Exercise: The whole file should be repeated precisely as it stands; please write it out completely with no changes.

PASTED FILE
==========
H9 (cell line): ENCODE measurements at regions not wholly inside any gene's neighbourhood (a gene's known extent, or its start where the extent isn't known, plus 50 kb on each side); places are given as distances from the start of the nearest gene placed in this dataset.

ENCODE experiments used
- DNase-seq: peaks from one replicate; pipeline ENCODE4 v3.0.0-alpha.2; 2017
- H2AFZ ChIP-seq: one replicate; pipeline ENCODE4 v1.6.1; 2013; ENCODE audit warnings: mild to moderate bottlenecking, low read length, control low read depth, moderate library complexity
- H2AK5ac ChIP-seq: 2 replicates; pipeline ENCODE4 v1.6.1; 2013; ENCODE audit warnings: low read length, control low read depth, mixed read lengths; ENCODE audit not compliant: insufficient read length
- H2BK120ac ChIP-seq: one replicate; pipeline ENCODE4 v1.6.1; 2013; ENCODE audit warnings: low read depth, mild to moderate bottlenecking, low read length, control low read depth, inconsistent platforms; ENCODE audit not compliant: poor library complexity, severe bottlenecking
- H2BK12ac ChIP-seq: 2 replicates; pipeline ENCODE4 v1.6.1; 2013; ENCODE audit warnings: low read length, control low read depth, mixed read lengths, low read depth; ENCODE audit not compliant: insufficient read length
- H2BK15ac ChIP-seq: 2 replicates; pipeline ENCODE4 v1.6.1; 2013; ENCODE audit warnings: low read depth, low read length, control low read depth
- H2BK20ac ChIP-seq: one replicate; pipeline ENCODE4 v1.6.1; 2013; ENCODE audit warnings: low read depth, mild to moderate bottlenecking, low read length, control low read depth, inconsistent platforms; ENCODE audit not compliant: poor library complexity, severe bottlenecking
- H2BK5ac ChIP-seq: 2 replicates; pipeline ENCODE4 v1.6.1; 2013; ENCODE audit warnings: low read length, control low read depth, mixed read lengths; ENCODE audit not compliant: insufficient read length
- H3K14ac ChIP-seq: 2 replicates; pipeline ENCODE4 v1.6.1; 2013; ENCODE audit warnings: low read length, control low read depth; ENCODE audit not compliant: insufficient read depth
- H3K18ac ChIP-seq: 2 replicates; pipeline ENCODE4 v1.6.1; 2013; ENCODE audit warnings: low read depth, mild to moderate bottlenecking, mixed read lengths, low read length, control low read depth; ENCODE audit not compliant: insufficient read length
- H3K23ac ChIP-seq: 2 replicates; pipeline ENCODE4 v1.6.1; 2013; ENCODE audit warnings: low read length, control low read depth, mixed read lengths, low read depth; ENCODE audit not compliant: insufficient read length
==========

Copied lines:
H9 (cell line): ENCODE measurements at regions not wholly inside any gene's neighbourhood (a gene's known extent, or its start where the extent isn't known, plus 50 kb on each side); places are given as distances from the start of the nearest gene placed in this dataset.

ENCODE experiments used
- DNase-seq: peaks from one replicate; pipeline ENCODE4 v3.0.0-alpha.2; 2017
- H2AFZ ChIP-seq: one replicate; pipeline ENCODE4 v1.6.1; 2013; ENCODE audit warnings: mild to moderate bottlenecking, low read length, control low read depth, moderate library complexity
- H2AK5ac ChIP-seq: 2 replicates; pipeline ENCODE4 v1.6.1; 2013; ENCODE audit warnings: low read length, control low read depth, mixed read lengths; ENCODE audit not compliant: insufficient read length
- H2BK120ac ChIP-seq: one replicate; pipeline ENCODE4 v1.6.1; 2013; ENCODE audit warnings: low read depth, mild to moderate bottlenecking, low read length, control low read depth, inconsistent platforms; ENCODE audit not compliant: poor library complexity, severe bottlenecking
- H2BK12ac ChIP-seq: 2 replicates; pipeline ENCODE4 v1.6.1; 2013; ENCODE audit warnings: low read length, control low read depth, mixed read lengths, low read depth; ENCODE audit not compliant: insufficient read length
- H2BK15ac ChIP-seq: 2 replicates; pipeline ENCODE4 v1.6.1; 2013; ENCODE audit warnings: low read depth, low read length, control low read depth
- H2BK20ac ChIP-seq: one replicate; pipeline ENCODE4 v1.6.1; 2013; ENCODE audit warnings: low read depth, mild to moderate bottlenecking, low read length, control low read depth, inconsistent platforms; ENCODE audit not compliant: poor library complexity, severe bottlenecking
- H2BK5ac ChIP-seq: 2 replicates; pipeline ENCODE4 v1.6.1; 2013; ENCODE audit warnings: low read length, control low read depth, mixed read lengths; ENCODE audit not compliant: insufficient read length
- H3K14ac ChIP-seq: 2 replicates; pipeline ENCODE4 v1.6.1; 2013; ENCODE audit warnings: low read length, control low read depth; ENCODE audit not compliant: insufficient read depth
- H3K18ac ChIP-seq: 2 replicates; pipeline ENCODE4 v1.6.1; 2013; ENCODE audit warnings: low read depth, mild to moderate bottlenecking, mixed read lengths, low read length, control low read depth; ENCODE audit not compliant: insufficient read length
- H3K23ac ChIP-seq: 2 replicates; pipeline ENCODE4 v1.6.1; 2013; ENCODE audit warnings: low read length, control low read depth, mixed read lengths, low read depth; ENCODE audit not compliant: insufficient read length